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Cisco beefs up fixed port Ethernet switches

It's all about video

Gartner critical capabilities for enterprise endpoint backup

Switch maker and server wannabe Cisco Systems is making big bets that video streaming over the internet will be the next killer app - and one that will drive its revenue and profits in the new decade as voice over IP did in the prior one. Today Cisco put some new fixed-port Ethernet switches into the field to support video streaming better than current products and also to improve energy efficiency and security.

The first up among the new 10 Gigabit Ethernet switches are the Catalyst 3750-X and 3560-X, the flagship of Cisco's fixed-switch fleet. The 3750-X is a stackable 1U rack-mounted switch that allows multiple machines to be linked together and, with this generation of machines, to share each others' power supplies through a feature called StackPower. This provides even more resiliency in the network gear, and it will be interesting to see if server and storage array makers offer similar capability soon. The 3560-X machines are standalones that are stackable in the sense that you can pile them up, but they can't be cross-linked.

Both switches come with either 24 or 48 ports, with certain models supporting Power over Ethernet Plus (PoE+), which allows the switch to power up and down devices attached to them, such as VoIP phones. Some models are designed for Layer 2 in the network (LAN Base) while others are designed for Layer 3 (IP Base).

The StackPower feature is only available in the Catalyst 3750-X switches in the IP Base flavor. Both switches have an optional network module port, which can have a module with four Gigabit Ethernet or two 10 Gigabit Ethernet SFP+ interfaces snapped in.

The machines have dual power supplies individually rated at 350, 715, or 1100 watts. It takes less than 300 watts to power the switch itself, regardless of the port counts, and the remaining power is available to be pumped down the LAN cables to various devices. (Cisco says it can drive 30 watts on all ports.) In fact, if companies want to cut down on the power supplies, they can put a single 1100 watt power supply into one 3750-X switch and cable four of them together with the StackPower feature to cut the power budget. (It is recommended to have some redundancy, obviously.)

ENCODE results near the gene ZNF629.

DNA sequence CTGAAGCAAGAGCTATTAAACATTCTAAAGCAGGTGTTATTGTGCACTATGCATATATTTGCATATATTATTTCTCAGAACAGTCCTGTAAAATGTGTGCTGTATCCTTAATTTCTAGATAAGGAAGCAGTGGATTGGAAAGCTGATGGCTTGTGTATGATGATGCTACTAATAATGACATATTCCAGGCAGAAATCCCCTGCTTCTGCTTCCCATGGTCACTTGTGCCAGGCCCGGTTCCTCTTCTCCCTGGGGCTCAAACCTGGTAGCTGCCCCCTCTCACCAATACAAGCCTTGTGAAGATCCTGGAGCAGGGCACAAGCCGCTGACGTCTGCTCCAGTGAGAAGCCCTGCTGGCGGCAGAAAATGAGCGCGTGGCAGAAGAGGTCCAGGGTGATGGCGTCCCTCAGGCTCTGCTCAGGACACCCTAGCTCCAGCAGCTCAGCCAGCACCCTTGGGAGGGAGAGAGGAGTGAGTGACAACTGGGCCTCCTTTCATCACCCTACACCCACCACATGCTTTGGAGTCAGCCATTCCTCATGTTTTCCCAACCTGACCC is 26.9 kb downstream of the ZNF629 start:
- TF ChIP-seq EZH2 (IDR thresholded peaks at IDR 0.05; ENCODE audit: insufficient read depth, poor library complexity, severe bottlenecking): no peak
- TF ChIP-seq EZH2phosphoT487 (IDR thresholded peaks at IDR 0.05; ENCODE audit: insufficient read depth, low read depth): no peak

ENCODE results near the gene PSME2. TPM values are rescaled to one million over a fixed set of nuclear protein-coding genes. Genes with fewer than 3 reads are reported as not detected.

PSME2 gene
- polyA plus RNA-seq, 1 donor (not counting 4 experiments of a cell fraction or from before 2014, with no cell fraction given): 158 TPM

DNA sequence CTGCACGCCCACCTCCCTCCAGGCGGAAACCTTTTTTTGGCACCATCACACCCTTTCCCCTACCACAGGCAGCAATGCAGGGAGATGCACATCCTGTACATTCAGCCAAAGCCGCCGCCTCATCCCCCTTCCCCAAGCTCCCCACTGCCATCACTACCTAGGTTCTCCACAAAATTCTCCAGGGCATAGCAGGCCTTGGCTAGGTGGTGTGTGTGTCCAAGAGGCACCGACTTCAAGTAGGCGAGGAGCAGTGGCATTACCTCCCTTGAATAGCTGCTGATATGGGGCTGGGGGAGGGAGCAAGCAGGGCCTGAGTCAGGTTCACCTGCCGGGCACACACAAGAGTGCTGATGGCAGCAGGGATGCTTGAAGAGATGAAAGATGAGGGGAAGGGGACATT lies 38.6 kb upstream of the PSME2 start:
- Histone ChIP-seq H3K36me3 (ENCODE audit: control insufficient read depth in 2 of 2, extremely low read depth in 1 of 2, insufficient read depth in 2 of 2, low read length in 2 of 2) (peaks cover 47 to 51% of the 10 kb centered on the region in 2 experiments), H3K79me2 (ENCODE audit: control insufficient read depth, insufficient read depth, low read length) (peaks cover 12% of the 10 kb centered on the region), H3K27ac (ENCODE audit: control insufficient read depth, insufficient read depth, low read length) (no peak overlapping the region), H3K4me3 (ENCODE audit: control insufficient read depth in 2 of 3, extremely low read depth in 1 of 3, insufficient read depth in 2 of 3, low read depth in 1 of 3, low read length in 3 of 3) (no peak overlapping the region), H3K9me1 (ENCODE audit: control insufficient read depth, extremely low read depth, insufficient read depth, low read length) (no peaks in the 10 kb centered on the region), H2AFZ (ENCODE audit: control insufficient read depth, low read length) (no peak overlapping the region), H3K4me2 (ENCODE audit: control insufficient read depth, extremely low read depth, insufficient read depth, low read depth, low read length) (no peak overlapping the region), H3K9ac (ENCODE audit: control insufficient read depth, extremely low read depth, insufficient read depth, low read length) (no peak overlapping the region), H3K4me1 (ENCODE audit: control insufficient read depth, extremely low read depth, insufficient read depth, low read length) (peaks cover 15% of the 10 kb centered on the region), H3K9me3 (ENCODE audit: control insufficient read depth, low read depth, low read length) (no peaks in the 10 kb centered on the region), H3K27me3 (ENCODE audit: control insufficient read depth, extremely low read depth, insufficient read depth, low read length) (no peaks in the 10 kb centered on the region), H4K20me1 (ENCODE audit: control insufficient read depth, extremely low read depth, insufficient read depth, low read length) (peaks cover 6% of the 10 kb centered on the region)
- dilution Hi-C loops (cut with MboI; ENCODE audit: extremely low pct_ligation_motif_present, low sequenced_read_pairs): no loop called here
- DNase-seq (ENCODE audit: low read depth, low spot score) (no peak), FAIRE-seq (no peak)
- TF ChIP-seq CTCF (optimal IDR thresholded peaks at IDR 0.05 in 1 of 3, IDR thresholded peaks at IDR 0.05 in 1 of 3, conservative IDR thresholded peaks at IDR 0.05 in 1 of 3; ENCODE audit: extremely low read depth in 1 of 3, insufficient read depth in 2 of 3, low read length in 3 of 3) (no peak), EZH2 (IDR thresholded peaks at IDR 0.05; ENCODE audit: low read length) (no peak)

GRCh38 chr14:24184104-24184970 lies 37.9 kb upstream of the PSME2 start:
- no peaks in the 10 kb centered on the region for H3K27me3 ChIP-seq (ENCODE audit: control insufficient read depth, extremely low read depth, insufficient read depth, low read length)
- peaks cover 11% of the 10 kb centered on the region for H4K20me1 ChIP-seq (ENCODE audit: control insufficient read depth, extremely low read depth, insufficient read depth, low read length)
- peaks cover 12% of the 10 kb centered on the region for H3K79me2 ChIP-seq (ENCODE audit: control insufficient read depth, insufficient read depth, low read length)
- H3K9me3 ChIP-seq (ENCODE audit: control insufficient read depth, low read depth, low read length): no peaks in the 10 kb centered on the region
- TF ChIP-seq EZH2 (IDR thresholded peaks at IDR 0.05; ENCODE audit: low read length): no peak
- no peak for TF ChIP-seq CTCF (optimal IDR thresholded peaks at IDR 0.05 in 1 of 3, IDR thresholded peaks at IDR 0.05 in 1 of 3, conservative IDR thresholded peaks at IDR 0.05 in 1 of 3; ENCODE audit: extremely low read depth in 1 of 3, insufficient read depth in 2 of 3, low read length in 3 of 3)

The 3750-X also supports Cisco's StackWise Plus clustering technology for switches, which allows for up to nine switches to be lashed together as a logical group with a master node switch being designated as the king of the routing table for the group and updating the others. This means a switch in the group of nine can be taken down and replaced without network traffic being affected.

The base price of the Catalyst 3560-X switch is $3,400, with the base 3750-X box costing $5,200. Both switches support Cisco's TrustedSec policy-based security for IP traffic running on wired, wireless, and virtual private networks. Cisco has also put in extra encryption adhering to the 802.1a/e (MACsec) specification between switches and client devices to curtail eavesdropping on IP traffic.

Cisco also announced the Catalyst 2960-S access switch, a much more energy-efficient device compared to its predecessor, burning about 50 per cent less juice than the 2960 it replaces at under 2 watts per port when not using PoE+ peripherals.

The 2960-S comes with 24 or 48 ports rated at slower Gigabit Ethernet speeds; these switches have one, two, or four uplinks running at Gigabit or 10 Gigabit speeds, depending on the model. Some of the 2960-S models offer PoE+ support for devices, but these switches can only drive around 15 watts per LAN port off the switch. The 2960-S has its own stacking feature, called FlexStack, that allows the Layer 2 switches to act in concert as a single switch. The 2960-S costs $2,000 in a base configuration.

Cisco didn't just kick out new switches for access to the network, but also new routers. Just as Cisco last week tripled the bandwidth of its carrier-grade core router, the CRS-3, to 322 Tbps, the Integrated Services Router G2 got its bandwidth tripled so it can help support video traffic between the data center and branch offices with the 3900 E-Series.

The Aggregation Services Router 1000 Series has also been upgraded with the same QuantumFlow custom silicon that makes the CRS-3 core router so peppy. That new silicon allows the ASR 1000 to support unified communications (video and voice) over the IP network and also provide better security. Pricing for these machines was not available at press time. ®

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